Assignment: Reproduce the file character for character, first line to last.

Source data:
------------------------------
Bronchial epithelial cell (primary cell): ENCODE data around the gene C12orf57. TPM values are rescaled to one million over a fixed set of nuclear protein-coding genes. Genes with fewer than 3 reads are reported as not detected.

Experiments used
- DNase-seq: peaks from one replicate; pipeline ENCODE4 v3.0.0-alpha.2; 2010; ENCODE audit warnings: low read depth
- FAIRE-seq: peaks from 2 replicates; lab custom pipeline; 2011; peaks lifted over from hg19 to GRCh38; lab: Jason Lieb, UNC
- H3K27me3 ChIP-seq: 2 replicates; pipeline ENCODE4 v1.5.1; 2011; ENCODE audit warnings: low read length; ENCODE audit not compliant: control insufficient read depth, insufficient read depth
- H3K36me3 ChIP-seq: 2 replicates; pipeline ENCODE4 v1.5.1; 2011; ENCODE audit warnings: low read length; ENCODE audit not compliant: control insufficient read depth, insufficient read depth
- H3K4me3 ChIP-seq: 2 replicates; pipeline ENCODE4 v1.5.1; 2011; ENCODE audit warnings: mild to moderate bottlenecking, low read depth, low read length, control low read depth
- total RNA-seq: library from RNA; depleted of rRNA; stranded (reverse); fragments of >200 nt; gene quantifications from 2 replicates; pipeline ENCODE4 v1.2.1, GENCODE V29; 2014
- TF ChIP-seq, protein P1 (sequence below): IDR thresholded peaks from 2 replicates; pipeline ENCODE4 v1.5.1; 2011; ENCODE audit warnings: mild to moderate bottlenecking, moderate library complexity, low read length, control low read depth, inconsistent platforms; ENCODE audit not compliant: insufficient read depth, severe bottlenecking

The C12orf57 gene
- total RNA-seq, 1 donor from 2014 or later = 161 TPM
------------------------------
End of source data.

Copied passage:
Bronchial epithelial cell (primary cell): ENCODE data around the gene C12orf57. TPM values are rescaled to one million over a fixed set of nuclear protein-coding genes. Genes with fewer than 3 reads are reported as not detected.

Experiments used
- DNase-seq: peaks from one replicate; pipeline ENCODE4 v3.0.0-alpha.2; 2010; ENCODE audit warnings: low read depth
- FAIRE-seq: peaks from 2 replicates; lab custom pipeline; 2011; peaks lifted over from hg19 to GRCh38; lab: Jason Lieb, UNC
- H3K27me3 ChIP-seq: 2 replicates; pipeline ENCODE4 v1.5.1; 2011; ENCODE audit warnings: low read length; ENCODE audit not compliant: control insufficient read depth, insufficient read depth
- H3K36me3 ChIP-seq: 2 replicates; pipeline ENCODE4 v1.5.1; 2011; ENCODE audit warnings: low read length; ENCODE audit not compliant: control insufficient read depth, insufficient read depth
- H3K4me3 ChIP-seq: 2 replicates; pipeline ENCODE4 v1.5.1; 2011; ENCODE audit warnings: mild to moderate bottlenecking, low read depth, low read length, control low read depth
- total RNA-seq: library from RNA; depleted of rRNA; stranded (reverse); fragments of >200 nt; gene quantifications from 2 replicates; pipeline ENCODE4 v1.2.1, GENCODE V29; 2014
- TF ChIP-seq, protein P1 (sequence below): IDR thresholded peaks from 2 replicates; pipeline ENCODE4 v1.5.1; 2011; ENCODE audit warnings: mild to moderate bottlenecking, moderate library complexity, low read length, control low read depth, inconsistent platforms; ENCODE audit not compliant: insufficient read depth, severe bottlenecking

The C12orf57 gene
- total RNA-seq, 1 donor from 2014 or later = 161 TPM